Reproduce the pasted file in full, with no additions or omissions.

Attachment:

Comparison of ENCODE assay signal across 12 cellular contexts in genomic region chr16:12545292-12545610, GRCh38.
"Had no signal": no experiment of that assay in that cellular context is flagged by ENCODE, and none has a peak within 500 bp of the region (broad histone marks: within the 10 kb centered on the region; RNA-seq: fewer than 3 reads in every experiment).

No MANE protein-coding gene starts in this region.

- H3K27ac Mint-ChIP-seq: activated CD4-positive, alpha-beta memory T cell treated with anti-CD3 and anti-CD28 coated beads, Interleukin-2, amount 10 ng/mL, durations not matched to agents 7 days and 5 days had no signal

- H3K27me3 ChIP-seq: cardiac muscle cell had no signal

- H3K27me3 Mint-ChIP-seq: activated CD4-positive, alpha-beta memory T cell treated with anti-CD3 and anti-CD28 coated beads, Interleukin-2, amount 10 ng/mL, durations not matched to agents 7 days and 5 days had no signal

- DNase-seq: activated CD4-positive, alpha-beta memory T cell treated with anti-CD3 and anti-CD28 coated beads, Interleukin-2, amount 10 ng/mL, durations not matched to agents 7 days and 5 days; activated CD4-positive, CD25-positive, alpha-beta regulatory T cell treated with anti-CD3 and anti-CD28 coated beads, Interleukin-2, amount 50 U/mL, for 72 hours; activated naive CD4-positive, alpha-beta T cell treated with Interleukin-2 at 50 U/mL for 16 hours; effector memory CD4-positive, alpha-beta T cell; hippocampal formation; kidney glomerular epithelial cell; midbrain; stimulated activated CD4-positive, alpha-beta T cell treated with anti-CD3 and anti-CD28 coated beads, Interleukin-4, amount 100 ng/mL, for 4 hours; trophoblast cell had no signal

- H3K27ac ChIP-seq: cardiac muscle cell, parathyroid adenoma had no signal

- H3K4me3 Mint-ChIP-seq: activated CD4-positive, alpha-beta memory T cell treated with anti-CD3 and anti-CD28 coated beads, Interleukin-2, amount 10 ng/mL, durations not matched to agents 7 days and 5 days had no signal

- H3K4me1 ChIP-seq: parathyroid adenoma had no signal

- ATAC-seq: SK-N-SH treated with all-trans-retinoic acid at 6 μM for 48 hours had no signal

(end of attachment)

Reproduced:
Comparison of ENCODE assay signal across 12 cellular contexts in genomic region chr16:12545292-12545610, GRCh38.
"Had no signal": no experiment of that assay in that cellular context is flagged by ENCODE, and none has a peak within 500 bp of the region (broad histone marks: within the 10 kb centered on the region; RNA-seq: fewer than 3 reads in every experiment).

No MANE protein-coding gene starts in this region.

- H3K27ac Mint-ChIP-seq: activated CD4-positive, alpha-beta memory T cell treated with anti-CD3 and anti-CD28 coated beads, Interleukin-2, amount 10 ng/mL, durations not matched to agents 7 days and 5 days had no signal

- H3K27me3 ChIP-seq: cardiac muscle cell had no signal

- H3K27me3 Mint-ChIP-seq: activated CD4-positive, alpha-beta memory T cell treated with anti-CD3 and anti-CD28 coated beads, Interleukin-2, amount 10 ng/mL, durations not matched to agents 7 days and 5 days had no signal

- DNase-seq: activated CD4-positive, alpha-beta memory T cell treated with anti-CD3 and anti-CD28 coated beads, Interleukin-2, amount 10 ng/mL, durations not matched to agents 7 days and 5 days; activated CD4-positive, CD25-positive, alpha-beta regulatory T cell treated with anti-CD3 and anti-CD28 coated beads, Interleukin-2, amount 50 U/mL, for 72 hours; activated naive CD4-positive, alpha-beta T cell treated with Interleukin-2 at 50 U/mL for 16 hours; effector memory CD4-positive, alpha-beta T cell; hippocampal formation; kidney glomerular epithelial cell; midbrain; stimulated activated CD4-positive, alpha-beta T cell treated with anti-CD3 and anti-CD28 coated beads, Interleukin-4, amount 100 ng/mL, for 4 hours; trophoblast cell had no signal

- H3K27ac ChIP-seq: cardiac muscle cell, parathyroid adenoma had no signal

- H3K4me3 Mint-ChIP-seq: activated CD4-positive, alpha-beta memory T cell treated with anti-CD3 and anti-CD28 coated beads, Interleukin-2, amount 10 ng/mL, durations not matched to agents 7 days and 5 days had no signal

- H3K4me1 ChIP-seq: parathyroid adenoma had no signal

- ATAC-seq: SK-N-SH treated with all-trans-retinoic acid at 6 μM for 48 hours had no signal